Some nights it was Mackenzie or Talee helping. Other times it was my mom, sisters, nieces, or close friends. It’s not just the women who do dishes at our house. My brother-in-law often steps in, and I’m grateful that my husband does too.

But there’s something about doing dishes with other women that’s special to me. We’re standing in one place, completing a necessary job. As we work, we bond.

My parents come over for dinner almost every Sunday. After we eat, my mom and I clean up, and my dad and husband chat at the table in the other room. They’re not paying attention to us, and Mom and I have a chance to talk about “girl things.” Maybe it’s clothes,  our hair, or what color nail polish we’d like to try. Sometimes it’s to vent our frustrations and divulge our worries. Whatever the conversation, it’s just between us.

My mother-in-law lived with us for five years before she passed away. She had health issues, which made it difficult for her to do many things. But she insisted on helping me after dinner. She’d say that since I did all the cooking, the least she could do was dry the dishes.

She told me things I never knew about her childhood, her jobs, or what it was like when she was a teenager in the late 1940s, dating her future husband. I loved her stories, and honestly don’t think I would’ve heard them if we hadn’t been doing the dishes. I cherished those moments together.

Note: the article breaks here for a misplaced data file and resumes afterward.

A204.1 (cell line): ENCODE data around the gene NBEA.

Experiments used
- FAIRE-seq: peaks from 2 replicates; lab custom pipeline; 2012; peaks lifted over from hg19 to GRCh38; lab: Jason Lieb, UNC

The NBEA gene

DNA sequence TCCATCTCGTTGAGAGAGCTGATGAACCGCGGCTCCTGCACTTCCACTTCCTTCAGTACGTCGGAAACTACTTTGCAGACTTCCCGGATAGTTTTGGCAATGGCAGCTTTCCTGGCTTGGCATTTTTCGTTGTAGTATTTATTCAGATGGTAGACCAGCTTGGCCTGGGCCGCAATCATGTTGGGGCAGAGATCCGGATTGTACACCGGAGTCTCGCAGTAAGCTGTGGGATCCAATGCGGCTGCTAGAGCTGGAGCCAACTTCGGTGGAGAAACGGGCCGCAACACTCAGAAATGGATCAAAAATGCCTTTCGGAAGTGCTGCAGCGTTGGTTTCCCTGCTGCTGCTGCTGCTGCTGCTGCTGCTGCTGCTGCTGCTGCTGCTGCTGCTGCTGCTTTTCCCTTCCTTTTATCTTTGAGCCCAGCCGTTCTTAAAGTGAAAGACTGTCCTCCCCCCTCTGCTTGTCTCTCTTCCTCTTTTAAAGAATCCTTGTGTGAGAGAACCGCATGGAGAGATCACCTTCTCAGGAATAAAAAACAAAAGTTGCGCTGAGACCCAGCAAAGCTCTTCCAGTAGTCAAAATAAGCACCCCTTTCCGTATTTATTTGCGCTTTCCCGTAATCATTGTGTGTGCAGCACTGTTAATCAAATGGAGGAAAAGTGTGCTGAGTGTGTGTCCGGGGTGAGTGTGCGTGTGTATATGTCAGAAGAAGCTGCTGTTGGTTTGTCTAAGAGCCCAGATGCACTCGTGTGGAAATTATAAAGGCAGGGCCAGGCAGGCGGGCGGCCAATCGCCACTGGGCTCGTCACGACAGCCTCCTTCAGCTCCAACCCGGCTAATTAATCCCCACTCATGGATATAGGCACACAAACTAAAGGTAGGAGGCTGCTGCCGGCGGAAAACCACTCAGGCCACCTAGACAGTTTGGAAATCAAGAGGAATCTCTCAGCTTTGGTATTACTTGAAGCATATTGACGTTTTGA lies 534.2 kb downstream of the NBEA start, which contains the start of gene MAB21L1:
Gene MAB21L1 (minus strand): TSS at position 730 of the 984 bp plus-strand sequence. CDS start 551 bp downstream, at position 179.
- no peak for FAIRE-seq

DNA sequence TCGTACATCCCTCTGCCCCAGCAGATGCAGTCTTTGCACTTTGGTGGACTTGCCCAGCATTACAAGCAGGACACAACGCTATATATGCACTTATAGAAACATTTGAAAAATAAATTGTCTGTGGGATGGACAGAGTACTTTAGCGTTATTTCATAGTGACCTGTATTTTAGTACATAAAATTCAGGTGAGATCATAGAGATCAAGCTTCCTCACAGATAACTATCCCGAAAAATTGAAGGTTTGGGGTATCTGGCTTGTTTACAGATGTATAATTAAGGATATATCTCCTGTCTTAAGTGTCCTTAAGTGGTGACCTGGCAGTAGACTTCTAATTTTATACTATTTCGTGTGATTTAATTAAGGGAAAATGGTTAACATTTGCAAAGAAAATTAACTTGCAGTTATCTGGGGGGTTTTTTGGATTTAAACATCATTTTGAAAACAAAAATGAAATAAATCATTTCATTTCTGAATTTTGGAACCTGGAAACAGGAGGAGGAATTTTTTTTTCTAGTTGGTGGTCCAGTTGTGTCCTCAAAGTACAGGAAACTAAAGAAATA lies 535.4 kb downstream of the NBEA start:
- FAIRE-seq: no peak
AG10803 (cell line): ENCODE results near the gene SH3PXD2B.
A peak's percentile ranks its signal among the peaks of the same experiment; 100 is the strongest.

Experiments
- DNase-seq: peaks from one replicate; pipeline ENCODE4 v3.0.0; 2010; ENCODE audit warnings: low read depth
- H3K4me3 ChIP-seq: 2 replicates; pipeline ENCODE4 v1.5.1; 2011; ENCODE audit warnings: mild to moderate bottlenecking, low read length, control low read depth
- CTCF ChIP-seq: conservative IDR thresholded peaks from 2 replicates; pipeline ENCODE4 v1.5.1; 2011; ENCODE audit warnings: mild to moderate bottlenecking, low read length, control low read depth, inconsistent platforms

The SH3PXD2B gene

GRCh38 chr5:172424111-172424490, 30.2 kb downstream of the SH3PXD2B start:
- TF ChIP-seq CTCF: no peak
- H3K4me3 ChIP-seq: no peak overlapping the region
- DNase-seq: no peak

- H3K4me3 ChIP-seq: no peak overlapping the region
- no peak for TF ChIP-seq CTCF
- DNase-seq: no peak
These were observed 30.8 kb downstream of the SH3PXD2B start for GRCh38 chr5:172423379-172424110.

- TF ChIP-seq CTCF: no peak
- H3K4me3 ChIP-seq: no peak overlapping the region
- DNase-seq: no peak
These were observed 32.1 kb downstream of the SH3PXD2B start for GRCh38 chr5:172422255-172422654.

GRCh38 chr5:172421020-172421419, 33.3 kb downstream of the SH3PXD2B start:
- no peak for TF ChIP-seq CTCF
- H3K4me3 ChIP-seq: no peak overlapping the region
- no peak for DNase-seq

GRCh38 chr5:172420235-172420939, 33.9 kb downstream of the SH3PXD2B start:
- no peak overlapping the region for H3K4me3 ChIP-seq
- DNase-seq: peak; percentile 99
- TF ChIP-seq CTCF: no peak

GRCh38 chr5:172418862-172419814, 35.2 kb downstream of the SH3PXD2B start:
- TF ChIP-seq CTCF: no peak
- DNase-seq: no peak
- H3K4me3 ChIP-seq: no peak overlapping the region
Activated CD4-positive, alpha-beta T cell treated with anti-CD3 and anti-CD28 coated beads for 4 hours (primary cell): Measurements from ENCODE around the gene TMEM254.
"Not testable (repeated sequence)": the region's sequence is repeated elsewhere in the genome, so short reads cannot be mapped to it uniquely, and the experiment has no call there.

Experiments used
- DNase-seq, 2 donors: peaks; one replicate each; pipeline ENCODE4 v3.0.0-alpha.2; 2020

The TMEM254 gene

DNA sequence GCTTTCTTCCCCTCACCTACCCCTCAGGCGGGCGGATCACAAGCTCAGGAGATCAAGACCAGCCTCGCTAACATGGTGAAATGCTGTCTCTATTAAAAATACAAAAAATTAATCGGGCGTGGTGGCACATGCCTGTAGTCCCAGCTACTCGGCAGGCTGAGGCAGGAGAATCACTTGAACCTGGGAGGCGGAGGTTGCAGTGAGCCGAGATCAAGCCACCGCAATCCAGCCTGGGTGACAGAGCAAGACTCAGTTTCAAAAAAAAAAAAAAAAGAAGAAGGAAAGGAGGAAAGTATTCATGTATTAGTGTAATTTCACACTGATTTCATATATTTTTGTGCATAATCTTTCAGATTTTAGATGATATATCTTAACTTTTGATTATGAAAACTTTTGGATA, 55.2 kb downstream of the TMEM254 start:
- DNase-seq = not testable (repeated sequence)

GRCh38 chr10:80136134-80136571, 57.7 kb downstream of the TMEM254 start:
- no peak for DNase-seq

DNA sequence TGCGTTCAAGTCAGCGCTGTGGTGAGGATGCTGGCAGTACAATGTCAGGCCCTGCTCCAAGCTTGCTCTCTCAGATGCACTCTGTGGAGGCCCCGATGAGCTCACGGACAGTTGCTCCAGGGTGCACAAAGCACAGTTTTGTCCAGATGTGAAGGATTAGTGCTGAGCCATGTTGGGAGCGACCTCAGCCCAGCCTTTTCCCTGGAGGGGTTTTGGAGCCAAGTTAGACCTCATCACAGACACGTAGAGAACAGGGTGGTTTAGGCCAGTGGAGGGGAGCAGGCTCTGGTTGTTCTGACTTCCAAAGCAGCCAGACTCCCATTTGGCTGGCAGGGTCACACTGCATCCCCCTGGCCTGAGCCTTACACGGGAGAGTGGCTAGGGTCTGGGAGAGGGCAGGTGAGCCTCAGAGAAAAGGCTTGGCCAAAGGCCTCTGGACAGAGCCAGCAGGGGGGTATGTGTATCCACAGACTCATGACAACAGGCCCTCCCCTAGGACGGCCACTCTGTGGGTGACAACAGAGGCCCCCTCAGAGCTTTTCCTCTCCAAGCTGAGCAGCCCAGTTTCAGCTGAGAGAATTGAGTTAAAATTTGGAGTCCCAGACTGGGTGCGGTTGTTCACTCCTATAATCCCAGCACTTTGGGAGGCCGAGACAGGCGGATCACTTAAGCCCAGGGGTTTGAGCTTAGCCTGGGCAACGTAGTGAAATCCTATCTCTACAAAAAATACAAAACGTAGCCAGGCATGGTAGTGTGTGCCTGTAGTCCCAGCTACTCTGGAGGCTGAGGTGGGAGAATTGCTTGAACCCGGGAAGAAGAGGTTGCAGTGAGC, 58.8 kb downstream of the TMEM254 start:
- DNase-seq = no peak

I’m not sure what it is about helping in the kitchen that makes it such a great time to bond. Maybe it’s working toward the common goal of cleaning the mess. Everyone feels useful, whether it’s scraping food off the plates, hand washing the wine glasses, or putting leftover turkey and mashed potatoes into Ziploc bags.

I think of it as an unsaid time for women to share something in common, something we all know how to do. It can be a mundane chore. But when sharing the work, it somehow doesn’t feel that way.

Now that the holidays are over, I’ll need to adjust to my solitary job in the kitchen. At least I’ll have plenty of time to daydream. And think about the lovely women in my life.

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The Player I’ll Be Watching

When I watch the Rose Bowl on Monday (Penn State vs. USC), I’m going to keep my eye out for number 99 on Penn State. Joey Julius, a kicker, is a big guy, at 5’10” and 271 pounds. But it’s not just his size that makes him big. People who don’t even  follow football admire and look up to him.

During the spring and summer of 2016, he wasn’t at practice. Instead, the 21-year-old  was spending time at a treatment center improving his health. After he left, he told his Mom he wasn’t being true to himself. No one knew about his real fight.

In October, Joey decided to divulge his secret on Facebook. He has binge eating disorder, depression, and anxiety.

It’s hard to be vulnerable and admit you have a problem that you’ve hid for years, especially when in the public eye. But once it’s out in the open, it’s somehow easier to deal with. I know because I did that with my anxiety and panic attacks. When I talk about mental health and mental illness, I realize how many people it affects. I’m not alone.

“The Facebook post was very scary,” Joey said. “It took me a while to do it, but my path to recovery has to do with me being honest about who I am, and this is who I am.”

Good for him. Bravo, Joey. Because you spoke out, there are people reaching out for help. They know they aren’t alone.

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Happy New Year! I wish all of you a new year filled with health, love, and happiness.